We cannot accept that behavior

I bought some concert tickets online a few days ago. For once I was online and ready as the tickets were going on sale at 10am.

09:58am ? I clicked through a maze of links to finally arrive at a page where it seemed like I’d be able to buy tickets.

09:59am ? I continually refreshed the page until a “buy tickets” button appeared.

10:00am ? Once it finally showed up I clicked the big friendly button and was taken to a page that required even more clicking around before eventually presenting me with an “add to cart” button. Pressing it presented me with this dialog:

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10:01 ? I filled in the form as quickly as possible and clicked “join now.” Then I got this error message:

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Paaaaaardon me?!?

I stared at my computer screen for a minute sorta wishing it had a face so I could punch it.

10:02am ? As I sat there feeling frustrated, and a little insulted, all the good tickets were being snapped up by people with one word last names like Smith and Baker. Then I had to decide whether to hyphenate my last name or remove the space, trying to anticipate the consequences of the decision for will-call or credit card payments.

10:05am ? I finally purchased my 2 tickets, using an improvised last name. (I can no longer recall what solution I had to use to make it work.)

Though I managed to get tickets I was very indignant after being told that my last name was unacceptable. Can you imagine going down to the box office to buy tickets and having the guy behind the counter tell you that he cannot accept your name? That seems absurd! (unless of course you’re shopping from the soup nazi) Yet we encounter rude and insulting behavior from interfaces all the time.

Software has replaced people in so many of our daily transactions, from buying concert tickets to shoes and groceries. Computers bring obvious improvements to the table: they can provide instant comparisons, full feature lists and recommend similar items more easily than a person could. In fact computers could make this a fantastic experience by providing a very quick, very flexible way of choosing the right seat at the right price if they didn’t just focus on just automating the analog transaction, but that’s a whole other blog post. Even in this context of database transactions it’s time software started learning some manners and stopped hurling insults whenever we ask it to do something difficult.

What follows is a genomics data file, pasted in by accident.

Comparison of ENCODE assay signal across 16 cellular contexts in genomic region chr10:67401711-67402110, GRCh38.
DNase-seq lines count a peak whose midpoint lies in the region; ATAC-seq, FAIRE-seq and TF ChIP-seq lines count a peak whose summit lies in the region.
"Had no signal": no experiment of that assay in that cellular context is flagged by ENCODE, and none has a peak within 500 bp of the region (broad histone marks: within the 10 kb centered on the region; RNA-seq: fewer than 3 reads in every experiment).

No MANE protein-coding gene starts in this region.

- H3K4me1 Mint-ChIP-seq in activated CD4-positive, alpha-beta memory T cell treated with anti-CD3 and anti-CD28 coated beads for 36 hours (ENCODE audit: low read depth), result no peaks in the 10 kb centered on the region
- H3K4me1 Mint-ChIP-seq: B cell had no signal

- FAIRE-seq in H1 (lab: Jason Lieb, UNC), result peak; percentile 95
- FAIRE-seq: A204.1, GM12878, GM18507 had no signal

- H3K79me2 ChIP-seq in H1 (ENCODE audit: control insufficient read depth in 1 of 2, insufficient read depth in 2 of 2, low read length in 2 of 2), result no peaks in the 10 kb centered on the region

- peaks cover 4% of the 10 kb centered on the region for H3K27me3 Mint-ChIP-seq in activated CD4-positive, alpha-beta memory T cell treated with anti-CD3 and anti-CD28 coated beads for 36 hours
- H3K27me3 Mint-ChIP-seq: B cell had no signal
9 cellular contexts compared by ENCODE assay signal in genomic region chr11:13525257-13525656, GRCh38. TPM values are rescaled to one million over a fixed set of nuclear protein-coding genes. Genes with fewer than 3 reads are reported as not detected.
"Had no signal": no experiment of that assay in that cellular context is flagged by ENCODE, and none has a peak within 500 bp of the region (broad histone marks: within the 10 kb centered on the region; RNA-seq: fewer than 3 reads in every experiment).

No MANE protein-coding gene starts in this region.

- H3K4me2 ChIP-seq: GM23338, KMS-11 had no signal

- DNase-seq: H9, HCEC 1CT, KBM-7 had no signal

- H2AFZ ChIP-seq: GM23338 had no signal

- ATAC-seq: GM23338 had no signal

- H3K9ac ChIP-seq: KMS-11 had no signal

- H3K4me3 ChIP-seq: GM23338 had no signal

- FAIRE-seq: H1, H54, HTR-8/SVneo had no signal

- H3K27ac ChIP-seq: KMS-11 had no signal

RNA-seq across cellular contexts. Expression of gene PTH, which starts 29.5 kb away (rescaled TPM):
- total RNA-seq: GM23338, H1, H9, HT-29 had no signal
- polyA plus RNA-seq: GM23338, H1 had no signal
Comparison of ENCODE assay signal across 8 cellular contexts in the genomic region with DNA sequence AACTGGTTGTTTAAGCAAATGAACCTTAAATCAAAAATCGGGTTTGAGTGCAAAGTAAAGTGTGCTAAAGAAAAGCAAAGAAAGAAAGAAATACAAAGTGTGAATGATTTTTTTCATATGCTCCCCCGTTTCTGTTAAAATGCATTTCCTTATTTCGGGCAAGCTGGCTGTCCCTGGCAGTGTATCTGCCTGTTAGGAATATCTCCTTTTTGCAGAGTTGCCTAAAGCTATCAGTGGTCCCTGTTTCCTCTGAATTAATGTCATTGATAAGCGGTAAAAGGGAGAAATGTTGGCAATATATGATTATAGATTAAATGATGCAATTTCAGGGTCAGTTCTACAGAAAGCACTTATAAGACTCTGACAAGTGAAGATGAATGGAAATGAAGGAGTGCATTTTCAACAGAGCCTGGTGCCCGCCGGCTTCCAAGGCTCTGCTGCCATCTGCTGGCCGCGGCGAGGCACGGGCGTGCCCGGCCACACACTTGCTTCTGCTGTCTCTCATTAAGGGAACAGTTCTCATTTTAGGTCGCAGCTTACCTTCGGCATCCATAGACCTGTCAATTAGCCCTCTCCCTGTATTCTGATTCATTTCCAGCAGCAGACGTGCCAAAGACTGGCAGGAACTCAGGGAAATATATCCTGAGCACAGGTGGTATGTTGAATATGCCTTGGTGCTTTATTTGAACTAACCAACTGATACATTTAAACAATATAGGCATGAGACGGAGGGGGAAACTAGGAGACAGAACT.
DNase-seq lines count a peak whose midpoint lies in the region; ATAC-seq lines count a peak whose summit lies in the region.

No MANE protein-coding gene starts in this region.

If the request is truly impossible, at the very least inform me politely, and tell me what I need to do to make it work. For example, “We’re terribly sorry but our system is unable to deal with spaces in names. If you could please remove it we’ll sign you right up.” That’s probably a bit wordy, but better than “we cannot accept your name” without telling me why, or what I can do to make it acceptable. The best case is for the software to deal with whatever my last name happens to be, fixing the problem for me so that I don’t have to know or care that it’s database can’t accept spaces.